HELENA — On Wednesday, marijuana business owners laid out the concerns they have with a proposed bill that would reshape Montana’s cannabis laws ahead of the scheduled start of recreational sales – but some said they’re willing to look again if there are changes.
The House Business and Labor Committee held a lengthy hearing Wednesday morning on House Bill 701, sponsored by Republican Rep. Mike Hopkins of Missoula. The bill is one of several major bills currently under consideration that would extensively revise the legal marijuana system set up by voter-approved Initiative 190.
“It’s the closest to what I would think we can work to try and implement the initiative that was passed,” said Dave Lewis, who was a leading spokesperson for the I-190 campaign.
Under HB 701, the first licenses for recreational, or “adult-use,” marijuana dispensaries would be issued after Jan. 1, 2022. For the first 18 months, only existing medical marijuana providers could apply for a license. Adult-use businesses could only operate if county leaders or voters “opted-in” – taking specific action to allow them.
HB 701 would keep the tax on recreational marijuana tax sales at 20%, but counties could add a local option tax of up to 5% if voters approved. State tax revenues would be redirected, with up to $6 million a year going to the “HEART Fund,” an account proposed by Gov. Gianforte that would pay for mental health and substance abuse treatment. The bill would also institute maximum limits on THC content and restrict people from participating in marijuana businesses if they have had drug-related convictions, including violations of other states’ marijuana laws.
Hopkins argued the marijuana program needs to be regulated from the beginning. He pointed to the medical marijuana system, saying it is now working well – but only after the state made substantial changes.
“The people of Montana also don’t want the Wild West; the people of Montana did not enjoy their experience with the original version of medical,” he said. “So what I bring you here, House Bill 701, we are looking to learn from the mistakes of our past in this policy area; we are going to start out this time with a controlled, safe, responsible system.”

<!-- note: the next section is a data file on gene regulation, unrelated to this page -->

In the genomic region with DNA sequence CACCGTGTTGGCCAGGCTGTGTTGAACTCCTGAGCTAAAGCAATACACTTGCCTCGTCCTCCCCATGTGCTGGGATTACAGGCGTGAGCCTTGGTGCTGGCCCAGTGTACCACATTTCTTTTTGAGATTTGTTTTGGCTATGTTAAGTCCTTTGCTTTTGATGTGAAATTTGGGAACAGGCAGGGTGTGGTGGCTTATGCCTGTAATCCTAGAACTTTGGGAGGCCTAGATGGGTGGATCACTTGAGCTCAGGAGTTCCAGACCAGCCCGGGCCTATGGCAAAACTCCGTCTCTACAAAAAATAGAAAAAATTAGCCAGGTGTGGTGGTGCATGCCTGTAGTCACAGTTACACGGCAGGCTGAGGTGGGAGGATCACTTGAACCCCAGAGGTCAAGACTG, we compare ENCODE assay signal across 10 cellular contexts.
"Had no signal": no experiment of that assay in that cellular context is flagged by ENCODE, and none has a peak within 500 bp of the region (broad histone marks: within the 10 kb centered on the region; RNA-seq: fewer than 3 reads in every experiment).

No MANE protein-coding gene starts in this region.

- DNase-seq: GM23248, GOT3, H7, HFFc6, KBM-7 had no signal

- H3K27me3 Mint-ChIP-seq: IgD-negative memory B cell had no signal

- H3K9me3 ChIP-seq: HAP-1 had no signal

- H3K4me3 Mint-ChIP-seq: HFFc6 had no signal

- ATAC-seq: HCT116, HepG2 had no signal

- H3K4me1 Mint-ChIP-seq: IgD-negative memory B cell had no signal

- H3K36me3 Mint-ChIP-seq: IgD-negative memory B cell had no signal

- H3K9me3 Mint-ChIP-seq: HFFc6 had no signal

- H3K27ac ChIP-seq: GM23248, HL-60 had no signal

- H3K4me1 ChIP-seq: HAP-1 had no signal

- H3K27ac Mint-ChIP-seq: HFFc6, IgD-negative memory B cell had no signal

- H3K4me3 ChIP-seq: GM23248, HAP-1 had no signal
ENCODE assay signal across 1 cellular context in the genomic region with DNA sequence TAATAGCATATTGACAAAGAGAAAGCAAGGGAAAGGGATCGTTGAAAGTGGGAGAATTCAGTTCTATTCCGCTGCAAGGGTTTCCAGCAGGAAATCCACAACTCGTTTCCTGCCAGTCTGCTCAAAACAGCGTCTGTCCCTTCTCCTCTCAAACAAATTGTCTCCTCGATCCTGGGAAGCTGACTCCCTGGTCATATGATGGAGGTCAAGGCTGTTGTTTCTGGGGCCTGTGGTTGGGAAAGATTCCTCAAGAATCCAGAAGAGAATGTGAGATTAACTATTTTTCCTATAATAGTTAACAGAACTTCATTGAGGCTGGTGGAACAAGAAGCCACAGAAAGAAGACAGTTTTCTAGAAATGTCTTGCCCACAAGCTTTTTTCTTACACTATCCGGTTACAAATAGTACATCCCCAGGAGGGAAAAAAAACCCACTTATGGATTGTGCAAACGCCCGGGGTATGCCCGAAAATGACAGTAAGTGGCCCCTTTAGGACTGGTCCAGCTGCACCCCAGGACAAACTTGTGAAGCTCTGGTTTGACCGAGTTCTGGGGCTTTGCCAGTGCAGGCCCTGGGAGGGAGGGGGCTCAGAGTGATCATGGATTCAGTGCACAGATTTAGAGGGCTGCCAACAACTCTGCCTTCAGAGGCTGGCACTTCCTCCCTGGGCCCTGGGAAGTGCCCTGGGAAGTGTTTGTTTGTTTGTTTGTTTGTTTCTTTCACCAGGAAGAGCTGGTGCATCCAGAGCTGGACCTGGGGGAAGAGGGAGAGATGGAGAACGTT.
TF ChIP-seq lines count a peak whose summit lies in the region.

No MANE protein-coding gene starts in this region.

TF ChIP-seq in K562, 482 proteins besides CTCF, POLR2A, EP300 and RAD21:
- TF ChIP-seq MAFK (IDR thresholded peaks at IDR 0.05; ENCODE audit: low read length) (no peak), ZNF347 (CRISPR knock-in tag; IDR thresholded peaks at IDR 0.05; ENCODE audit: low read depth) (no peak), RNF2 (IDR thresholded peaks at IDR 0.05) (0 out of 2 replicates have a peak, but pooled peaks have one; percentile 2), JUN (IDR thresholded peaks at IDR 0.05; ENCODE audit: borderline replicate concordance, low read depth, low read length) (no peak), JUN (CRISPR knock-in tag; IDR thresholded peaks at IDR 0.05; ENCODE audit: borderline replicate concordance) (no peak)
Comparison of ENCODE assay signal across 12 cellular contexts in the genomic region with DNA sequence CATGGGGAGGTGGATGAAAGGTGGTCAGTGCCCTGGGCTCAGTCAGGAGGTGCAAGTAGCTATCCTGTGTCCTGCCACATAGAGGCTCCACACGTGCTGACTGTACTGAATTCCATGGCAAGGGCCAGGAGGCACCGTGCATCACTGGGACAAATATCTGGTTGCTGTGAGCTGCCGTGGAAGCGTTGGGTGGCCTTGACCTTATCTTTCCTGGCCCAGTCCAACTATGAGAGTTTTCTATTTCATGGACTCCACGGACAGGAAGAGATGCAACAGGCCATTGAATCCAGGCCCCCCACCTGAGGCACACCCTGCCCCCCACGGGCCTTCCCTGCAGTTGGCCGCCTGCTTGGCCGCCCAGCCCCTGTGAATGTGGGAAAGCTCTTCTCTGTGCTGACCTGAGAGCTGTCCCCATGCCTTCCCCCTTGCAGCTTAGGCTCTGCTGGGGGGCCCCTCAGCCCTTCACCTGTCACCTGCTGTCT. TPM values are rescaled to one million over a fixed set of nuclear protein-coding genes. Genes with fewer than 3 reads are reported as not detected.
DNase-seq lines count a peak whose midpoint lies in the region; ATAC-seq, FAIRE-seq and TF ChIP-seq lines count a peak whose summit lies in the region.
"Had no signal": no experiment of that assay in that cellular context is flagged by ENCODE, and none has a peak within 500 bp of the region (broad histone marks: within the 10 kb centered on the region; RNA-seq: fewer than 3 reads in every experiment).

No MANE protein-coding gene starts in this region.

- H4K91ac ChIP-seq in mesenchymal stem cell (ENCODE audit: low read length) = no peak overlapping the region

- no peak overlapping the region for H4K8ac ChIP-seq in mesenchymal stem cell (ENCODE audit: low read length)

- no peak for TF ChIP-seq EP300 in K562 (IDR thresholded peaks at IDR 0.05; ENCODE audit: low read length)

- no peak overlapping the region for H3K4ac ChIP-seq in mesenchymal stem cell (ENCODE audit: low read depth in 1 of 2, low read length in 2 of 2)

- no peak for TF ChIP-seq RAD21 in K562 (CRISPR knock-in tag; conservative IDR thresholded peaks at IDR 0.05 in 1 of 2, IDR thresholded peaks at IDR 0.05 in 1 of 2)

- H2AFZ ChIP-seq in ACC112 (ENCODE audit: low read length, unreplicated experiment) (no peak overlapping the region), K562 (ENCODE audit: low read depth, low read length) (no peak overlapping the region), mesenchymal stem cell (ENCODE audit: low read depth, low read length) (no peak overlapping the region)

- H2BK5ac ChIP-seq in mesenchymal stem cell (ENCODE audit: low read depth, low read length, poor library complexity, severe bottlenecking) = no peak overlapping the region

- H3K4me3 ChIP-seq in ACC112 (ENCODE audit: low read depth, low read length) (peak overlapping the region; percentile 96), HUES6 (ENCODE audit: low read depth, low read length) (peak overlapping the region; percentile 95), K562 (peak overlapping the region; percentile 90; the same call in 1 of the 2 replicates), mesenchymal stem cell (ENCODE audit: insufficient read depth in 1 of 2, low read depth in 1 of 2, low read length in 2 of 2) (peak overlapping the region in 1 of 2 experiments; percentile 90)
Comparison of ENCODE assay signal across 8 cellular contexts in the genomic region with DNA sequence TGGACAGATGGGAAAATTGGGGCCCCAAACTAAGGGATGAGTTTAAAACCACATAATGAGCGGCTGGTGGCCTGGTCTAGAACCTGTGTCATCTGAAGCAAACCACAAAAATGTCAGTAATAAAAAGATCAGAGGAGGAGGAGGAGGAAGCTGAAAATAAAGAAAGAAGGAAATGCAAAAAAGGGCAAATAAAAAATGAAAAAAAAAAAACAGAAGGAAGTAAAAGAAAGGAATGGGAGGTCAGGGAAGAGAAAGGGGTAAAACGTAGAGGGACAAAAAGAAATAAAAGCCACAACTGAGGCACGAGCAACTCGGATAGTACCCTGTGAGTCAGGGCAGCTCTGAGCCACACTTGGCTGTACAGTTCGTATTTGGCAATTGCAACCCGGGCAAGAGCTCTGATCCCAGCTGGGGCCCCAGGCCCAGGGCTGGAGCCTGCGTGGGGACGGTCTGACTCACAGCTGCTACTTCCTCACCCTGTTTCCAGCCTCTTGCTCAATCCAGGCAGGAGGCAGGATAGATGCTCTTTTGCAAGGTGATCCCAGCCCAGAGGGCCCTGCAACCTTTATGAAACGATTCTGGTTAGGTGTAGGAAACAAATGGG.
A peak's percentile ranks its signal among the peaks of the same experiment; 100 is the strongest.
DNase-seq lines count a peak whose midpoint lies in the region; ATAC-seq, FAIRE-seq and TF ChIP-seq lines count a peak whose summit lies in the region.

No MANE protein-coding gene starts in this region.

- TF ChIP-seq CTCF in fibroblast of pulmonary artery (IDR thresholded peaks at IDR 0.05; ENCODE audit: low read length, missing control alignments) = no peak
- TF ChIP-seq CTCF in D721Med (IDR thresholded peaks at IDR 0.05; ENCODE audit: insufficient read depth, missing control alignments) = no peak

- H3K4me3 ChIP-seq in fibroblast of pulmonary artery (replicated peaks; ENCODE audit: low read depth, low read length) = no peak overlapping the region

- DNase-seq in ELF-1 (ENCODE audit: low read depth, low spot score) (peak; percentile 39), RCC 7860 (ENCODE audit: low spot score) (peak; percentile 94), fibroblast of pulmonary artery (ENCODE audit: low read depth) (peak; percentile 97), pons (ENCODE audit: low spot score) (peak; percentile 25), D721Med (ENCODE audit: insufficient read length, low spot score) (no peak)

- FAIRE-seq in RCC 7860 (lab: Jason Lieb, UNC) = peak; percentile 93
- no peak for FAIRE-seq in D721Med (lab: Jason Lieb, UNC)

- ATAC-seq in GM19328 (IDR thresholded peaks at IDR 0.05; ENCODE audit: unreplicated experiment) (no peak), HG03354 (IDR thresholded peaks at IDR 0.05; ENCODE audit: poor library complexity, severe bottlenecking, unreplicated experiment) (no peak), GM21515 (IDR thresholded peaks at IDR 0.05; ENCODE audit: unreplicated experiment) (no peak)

Many of those testifying Wednesday said several of HB 701’s provisions were harmful to existing marijuana providers in the state, particularly smaller ones.
“We’ve carried this industry and founded it and helped develop the regulations and worked with the inspectors to develop these standards,” said Adam Arnold of Collective Elevation. “Don’t just invalidate all our hard work and throw us locals to the side and let big money come in.”
Opponents pointed to things like the shifting of costs for product tracking tags from the state to dispensaries and the prohibition of outdoor marijuana grows. However, the provision that drew by far the most opposition was the opt-in requirement.
“If the county drags their feet and eats up our 18-month grandfather and then somebody’s allowed to come in and purchase a Tier 30 license, we’re talking about costing thousands of Montanans their jobs,” said Elliot Lindsey, of Grizzly Pine Premium Medicine.
Hopkins said it will be up to lawmakers whether to make any amendments to his bill, but he said he saw the opt-in requirement as an important way to ensure “local buy-in” for the marijuana industry.
“Whereas initiative folks are out there to pass an initiative, the 150 people here in this building are here to represent the entirety of the state of Montana, and that includes folks that are in favor, not in favor, voted for it, didn’t vote for it,” he said.
Business and Labor held hearings Tuesday on two other proposals for implementing recreational marijuana – House Bill 670 and House Bill 707. All three of the bills will also have hearings in the House Taxation Committee on Thursday.
Republican Rep. Mark Noland of Bigfork, who chairs the Business and Labor Committee, said he expects they will take action on the marijuana bills on Tuesday, after the Legislature’s Easter break.